I told her that if she brought it up at the next health centre staff meeting, I would support her, but she backed down. She didn’t want to be associated with such a sensitive initiative.
PS I was saddened to hear that the infamous “Penis Inn”, a hotel-cum-brothel where the local Rotary Club used to meet, has now closed down. The Rotary Club now meets at the new Tinta’s Restaurant. Chicken and chips, US $4 with complimentary popcorn.
She looked me straight in the eye and said, “I’m itchy in front and I’ve got warts.” Zambian teenagers are not renowned for such direct talk. I asked her if she was sexually active, “Kuchin dahna*?” It is a phrase I use so often in the Kunda dialect, it slips off the tongue. She shook her head and vehemently denied it. “So how did you get genital warts, then?” She averted her gaze and I realisedI had been rather too aggressive in my approach.
The nurse came to my rescue with some softly-spoken words in local language. “She has agreed for you to examine her, doc,” she said. I pulled the dirty curtain down over the barred windows and adjusted my hundred-candle-power head-torch while she got up onto the couch. She had genital warts with an inoffensive, white vaginal discharge, but there were no other signs of a yeast infection.
Zambian health centres follow the WHO guidance using syndromic management of suspected sexually transmitted diseases without needing to do laboratory tests. This is directed at the lowest skilled health workers.
Vaginal discharge? Blanket treatment for all STIs which cause this, using a sawn-off shotgun approach. Last of all, consider bacterial vaginosis and yeast infections, strangely enough, which are the most common causes. Multiple antibiotics will make candidiasis worse, of course.
Genital ulceration? Blanket antibiotic treatment for syphilis, lymphogranuloma venereum, granuloma inguinale, chancroid – but we don’t have drugs to counter genital herpes, which is the most common cause.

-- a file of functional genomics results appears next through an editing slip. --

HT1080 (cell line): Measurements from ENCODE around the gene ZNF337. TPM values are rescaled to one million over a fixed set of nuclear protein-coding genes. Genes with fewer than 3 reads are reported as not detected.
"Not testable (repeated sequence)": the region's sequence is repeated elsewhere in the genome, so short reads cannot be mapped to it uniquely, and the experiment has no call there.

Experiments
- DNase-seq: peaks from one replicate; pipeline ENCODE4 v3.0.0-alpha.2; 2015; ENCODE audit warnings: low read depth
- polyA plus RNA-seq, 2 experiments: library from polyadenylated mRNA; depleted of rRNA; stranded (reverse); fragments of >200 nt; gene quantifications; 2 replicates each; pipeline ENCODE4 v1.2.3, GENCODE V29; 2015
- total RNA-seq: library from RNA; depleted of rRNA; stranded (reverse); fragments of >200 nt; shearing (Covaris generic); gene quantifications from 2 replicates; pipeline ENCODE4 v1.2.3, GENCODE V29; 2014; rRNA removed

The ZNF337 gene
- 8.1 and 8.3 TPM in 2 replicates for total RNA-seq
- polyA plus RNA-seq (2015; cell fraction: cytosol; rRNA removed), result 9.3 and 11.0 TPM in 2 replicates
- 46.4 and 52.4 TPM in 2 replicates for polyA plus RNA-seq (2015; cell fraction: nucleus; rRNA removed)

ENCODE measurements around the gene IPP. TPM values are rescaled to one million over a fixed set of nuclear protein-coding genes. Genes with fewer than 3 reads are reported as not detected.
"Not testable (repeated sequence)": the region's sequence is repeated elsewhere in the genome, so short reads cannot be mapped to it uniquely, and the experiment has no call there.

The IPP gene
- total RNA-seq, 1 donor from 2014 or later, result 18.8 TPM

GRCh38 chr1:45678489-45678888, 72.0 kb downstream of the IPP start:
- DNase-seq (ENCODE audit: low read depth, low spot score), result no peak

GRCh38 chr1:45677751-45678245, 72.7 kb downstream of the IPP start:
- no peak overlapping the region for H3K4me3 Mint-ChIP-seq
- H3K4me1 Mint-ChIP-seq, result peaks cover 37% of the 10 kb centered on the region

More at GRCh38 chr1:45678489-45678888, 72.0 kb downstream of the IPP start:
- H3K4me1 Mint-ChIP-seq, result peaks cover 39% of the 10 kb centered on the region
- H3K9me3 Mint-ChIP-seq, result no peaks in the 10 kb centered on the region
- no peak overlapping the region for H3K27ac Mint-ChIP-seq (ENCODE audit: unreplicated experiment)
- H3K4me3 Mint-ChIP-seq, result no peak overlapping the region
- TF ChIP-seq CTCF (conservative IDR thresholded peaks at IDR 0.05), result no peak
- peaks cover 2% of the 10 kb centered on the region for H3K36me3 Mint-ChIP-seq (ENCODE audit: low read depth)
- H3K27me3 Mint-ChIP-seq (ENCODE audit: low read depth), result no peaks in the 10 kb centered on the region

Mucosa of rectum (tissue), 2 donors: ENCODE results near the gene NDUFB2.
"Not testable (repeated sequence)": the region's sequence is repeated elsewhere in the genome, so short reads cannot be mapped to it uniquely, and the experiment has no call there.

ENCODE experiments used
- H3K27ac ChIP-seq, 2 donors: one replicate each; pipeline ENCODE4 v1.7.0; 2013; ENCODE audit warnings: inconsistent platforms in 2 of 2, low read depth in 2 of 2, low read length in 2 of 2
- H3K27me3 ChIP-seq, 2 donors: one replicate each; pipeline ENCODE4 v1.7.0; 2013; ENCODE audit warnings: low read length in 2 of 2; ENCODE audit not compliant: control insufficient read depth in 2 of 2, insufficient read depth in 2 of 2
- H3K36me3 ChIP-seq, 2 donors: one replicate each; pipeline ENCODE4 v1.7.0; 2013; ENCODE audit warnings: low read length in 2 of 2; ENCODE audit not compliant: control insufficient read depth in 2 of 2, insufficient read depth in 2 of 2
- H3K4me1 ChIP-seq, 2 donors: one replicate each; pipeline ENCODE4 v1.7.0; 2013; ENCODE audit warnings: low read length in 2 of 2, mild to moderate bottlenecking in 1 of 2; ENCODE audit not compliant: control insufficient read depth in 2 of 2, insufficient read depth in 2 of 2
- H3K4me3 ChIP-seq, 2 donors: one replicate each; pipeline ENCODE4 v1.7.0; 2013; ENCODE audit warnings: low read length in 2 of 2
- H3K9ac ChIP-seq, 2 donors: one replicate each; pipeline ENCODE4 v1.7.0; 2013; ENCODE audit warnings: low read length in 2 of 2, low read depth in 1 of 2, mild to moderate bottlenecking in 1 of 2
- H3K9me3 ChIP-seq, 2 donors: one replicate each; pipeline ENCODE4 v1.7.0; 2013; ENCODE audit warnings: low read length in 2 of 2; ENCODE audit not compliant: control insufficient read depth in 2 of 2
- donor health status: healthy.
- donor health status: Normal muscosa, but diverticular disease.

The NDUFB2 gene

I detest these syndromic guidelines with a vengeance as I feel they will cause massive problems with antibiotic resistance, something which is being recognised with dismay in Thailand. It is sloppy medicine. But it makes the patient and health worker feel that something has been done. They have ticked the box, even if the treatment is ineffective, no one can criticise them (apart from me).
Already gonorrhoea has developed resistance to the
recommended drugs. With the approval of the District Health Officer, I had
produced an alternative regime utilising gentamicin, an injectable drug which
used to be supplied to the health centre. Supplies of this drug dried up, so
the nurses reverted to a failing regime, much to the annoyance of their
patients. Eventually, their gonorrhoea will burn itself out, leaving a legacy
of urethral strictures, epididymo-orchitis, salpingitis and infertility.
The latest Zambian treatment guidelines recommend giving
long-acting penicillin injections for genital warts, even when secondary
syphilis has been ruled out by a blood test. Penicillin doesn’t cure genital
I ordered rapid tests for syphilis and HIV, and went on to
see more patients. Half an hour later, my patient returned with the test